To produce a rapid systems map, start by drawing a representation of your collaboration’s purpose at the center of a whiteboard or flipchart. Your purpose could be drawn as a geographic region, a population, or a person. When possible, it can be helpful for a group to do some preliminary thinking about the system prior to the meeting, and to provide participants with a simple diagram or template as a starting place to build from.
Then, with input from the room, begin to draw the factors that influence or interact with your purpose. Use distance to convey frequency of interaction, and arrows to convey resource or information flows. Stay at a relatively high level without getting into the weeds. The goal is to tap the expertise in the room, seed a conversation, and seek shared understanding rather than perfection.
Once participants run out of ideas and gaps of silence begin to lengthen, have participants pause, take a breath, and then pivot to hold a conversation about what they notice — what surprised them, what is revealed to them, what questions they still have, and what opportunities they see for intervention. This exercise will help network members “see” the system from multiple perspectives, uncovering the whole puzzle as opposed to just their piece.
Design thinking is another useful framework for identifying leverage points in a system. Developed by David Kelley and the Stanford d. school and popularized by IDEO, design thinking consists of five primary steps:
Empathize: Understand the people you aim to serve, “see” the world from their eyes, and consider what is meaningful to them. In addition to acting as an anthropologist and talking to people in the real world (which isn’t always feasible in a large group process), useful tools to empathize with the system include rapid systems mapping, scenario planning, and Community Voices.
Define: Define your purpose or challenge in a single, focused sentence. Use the language “How do we…?” to frame it as a question.
Ideate: Seek a wide range of ideas from which to select. Restrain yourself from critiquing ideas at this stage. Channel the wise words of Thomas Edison: “When you have exhausted all possibilities, remember this — you haven’t.”
Prototype: Create quick and cheap examples that can be tested and refined by users. If physical prototypes don’t make sense, consider using a Tabletop Template that captures the idea, the leverage point(s) it would address, existing related efforts, key partners, resources required, challenges or bottlenecks, and a high-level timeline of the activities involved over the next 3 to 12 months.
Test: Leave the building, go into the real world, and test your prototypes with real people — the people you aim to serve. Have users interact with your prototypes, gather feedback, and refine your solutions. Remember the words of Steve Blank, a successful serial entrepreneur and professor at Stanford University: “your first idea will always be wrong.”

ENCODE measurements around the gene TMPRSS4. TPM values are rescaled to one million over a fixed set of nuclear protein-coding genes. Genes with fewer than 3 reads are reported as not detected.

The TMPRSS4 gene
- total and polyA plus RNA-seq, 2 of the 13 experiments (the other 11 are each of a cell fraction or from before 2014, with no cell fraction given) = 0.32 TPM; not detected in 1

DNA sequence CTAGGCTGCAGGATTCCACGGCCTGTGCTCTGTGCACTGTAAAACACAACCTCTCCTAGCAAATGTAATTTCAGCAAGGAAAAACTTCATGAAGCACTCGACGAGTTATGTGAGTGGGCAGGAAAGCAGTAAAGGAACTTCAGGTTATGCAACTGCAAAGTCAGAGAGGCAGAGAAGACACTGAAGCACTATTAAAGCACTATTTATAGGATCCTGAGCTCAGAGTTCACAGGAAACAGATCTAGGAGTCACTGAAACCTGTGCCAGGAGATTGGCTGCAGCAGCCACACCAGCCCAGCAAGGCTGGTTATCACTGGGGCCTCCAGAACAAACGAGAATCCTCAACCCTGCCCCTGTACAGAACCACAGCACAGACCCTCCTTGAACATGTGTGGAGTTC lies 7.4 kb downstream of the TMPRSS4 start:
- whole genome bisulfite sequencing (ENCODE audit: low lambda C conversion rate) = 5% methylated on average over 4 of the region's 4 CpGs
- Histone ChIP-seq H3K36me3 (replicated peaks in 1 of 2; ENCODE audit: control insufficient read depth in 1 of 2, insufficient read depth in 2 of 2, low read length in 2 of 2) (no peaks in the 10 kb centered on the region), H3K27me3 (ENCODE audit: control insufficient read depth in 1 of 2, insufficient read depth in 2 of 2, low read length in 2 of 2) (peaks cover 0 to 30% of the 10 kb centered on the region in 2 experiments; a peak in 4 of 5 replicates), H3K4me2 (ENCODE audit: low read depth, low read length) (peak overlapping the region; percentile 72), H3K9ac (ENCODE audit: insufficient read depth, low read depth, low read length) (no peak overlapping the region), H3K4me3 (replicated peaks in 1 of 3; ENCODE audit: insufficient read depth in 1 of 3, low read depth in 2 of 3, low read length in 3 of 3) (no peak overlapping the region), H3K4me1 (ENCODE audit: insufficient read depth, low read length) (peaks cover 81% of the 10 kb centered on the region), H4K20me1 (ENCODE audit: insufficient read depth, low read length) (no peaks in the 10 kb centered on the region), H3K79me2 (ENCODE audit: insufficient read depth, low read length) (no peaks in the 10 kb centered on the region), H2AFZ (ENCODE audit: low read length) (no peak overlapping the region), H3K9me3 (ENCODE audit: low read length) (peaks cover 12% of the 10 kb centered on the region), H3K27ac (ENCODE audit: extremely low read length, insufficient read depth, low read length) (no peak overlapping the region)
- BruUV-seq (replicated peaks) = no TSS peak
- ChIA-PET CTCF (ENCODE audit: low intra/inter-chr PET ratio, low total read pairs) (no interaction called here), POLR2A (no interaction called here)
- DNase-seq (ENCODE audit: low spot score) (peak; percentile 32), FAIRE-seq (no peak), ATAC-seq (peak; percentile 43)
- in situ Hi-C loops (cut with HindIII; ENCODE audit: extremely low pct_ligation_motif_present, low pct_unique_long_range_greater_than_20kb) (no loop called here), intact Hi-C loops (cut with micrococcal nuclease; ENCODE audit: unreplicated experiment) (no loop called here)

Once you’ve traveled through the cycle, rinse and repeat. The design process never ends — you should never stop trying to empathize with the people you aim to serve. As your understanding deepens, your potential solutions will become more refined.
Selecting Priority Prototypes: The ID Matrix
In many cases, groups can get stuck between the Ideation and Prototype stages, uncertain how to assess the many ideas that have been brought into the room. To select which ideas to prototype, we often use an “ID Matrix” tool as a quick and useful way to assess the relative potential Impact and Doability of the ideas generated. The definitions for impact and doability will depend on the context, but one possible definition is as follows:
Impact: Clear positive outcomes, with the potential for scale.
Doability: Right timing, available capacity, and potential for acquiring necessary resources.
To use the tool, first split into groups of 3–5 people, and have them draw a 4 box matrix, with impact on the Y axis, and doability on the X axis. As participants ideate a possible solution, they write the idea on a sticky note, say the idea out-loud, and place that idea on the matrix. Participants should refrain from critiquing placement until the “Ideation” phase is complete.
Once participants have finished ideating possibilities, the group steps back and discusses the matrix they have created. Debate placement and move around the ideas as necessary. The goal is not to seek perfection, but instead to create a conversation that will illuminate the benefits and drawbacks of possible ideas. Once the group has general agreement on the matrix they have created, select 3–5 ideas to prototype. Selected prototypes do not necessarily all have to come from the upper-right square — rather, they may come from any part of the matrix, as long as the group has energy to address them.
When there are multiple groups, a whole-group report out is useful. This exercise may be followed by an opportunity to self-select into collaborative groups to begin prototyping a set of priority interventions, using a tabletop template or conversation guide.
Once you have developed one or more prototypes, first test them with the people in the room, and then get out into the real world and test your ideas with actual users. No idea will survive first contact with the user. Don’t expect your solution to be perfect, but do start somewhere, and learn, refine, and improve as you go.